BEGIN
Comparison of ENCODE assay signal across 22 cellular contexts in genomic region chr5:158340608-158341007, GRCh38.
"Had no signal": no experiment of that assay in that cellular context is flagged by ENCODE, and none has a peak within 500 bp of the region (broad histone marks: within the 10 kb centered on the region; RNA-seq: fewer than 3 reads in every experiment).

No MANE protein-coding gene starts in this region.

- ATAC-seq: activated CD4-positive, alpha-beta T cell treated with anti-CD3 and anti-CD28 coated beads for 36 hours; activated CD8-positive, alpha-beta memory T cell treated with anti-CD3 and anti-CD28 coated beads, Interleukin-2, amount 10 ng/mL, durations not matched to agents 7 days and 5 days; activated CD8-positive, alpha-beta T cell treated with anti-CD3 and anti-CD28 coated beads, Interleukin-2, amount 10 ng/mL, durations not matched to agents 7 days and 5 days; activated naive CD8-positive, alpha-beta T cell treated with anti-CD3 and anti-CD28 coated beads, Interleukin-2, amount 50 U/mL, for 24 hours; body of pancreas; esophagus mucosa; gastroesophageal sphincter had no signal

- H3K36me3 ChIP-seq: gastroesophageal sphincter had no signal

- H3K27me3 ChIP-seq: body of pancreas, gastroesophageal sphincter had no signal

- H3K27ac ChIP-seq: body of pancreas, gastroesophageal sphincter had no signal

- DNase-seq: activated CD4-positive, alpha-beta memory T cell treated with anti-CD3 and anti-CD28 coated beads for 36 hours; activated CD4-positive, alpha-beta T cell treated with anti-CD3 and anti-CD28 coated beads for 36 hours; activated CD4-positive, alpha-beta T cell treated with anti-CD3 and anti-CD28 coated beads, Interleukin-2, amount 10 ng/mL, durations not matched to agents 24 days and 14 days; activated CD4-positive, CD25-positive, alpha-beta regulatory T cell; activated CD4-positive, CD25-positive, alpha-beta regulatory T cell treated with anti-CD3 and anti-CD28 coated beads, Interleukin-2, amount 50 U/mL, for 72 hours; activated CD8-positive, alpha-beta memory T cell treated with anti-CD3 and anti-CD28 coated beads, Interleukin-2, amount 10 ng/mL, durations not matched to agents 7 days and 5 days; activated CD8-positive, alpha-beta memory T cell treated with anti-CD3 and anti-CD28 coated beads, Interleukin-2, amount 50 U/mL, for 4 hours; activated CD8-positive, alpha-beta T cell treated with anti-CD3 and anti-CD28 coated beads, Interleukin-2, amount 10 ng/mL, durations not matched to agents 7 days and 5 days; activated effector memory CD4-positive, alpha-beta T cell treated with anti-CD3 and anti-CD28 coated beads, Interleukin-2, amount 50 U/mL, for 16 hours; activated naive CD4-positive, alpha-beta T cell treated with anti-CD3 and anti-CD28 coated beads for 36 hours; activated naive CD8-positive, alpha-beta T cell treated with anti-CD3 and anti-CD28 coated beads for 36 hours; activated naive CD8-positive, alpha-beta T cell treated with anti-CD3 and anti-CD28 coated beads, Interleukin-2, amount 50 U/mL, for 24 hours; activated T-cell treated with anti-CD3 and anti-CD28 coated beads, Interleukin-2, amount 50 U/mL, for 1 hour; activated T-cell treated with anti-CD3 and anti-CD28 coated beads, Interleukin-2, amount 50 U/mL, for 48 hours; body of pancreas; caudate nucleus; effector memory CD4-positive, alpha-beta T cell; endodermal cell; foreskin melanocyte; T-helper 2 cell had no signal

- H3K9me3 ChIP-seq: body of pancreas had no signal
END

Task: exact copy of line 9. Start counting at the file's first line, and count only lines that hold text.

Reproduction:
- H3K9me3 ChIP-seq: body of pancreas had no signal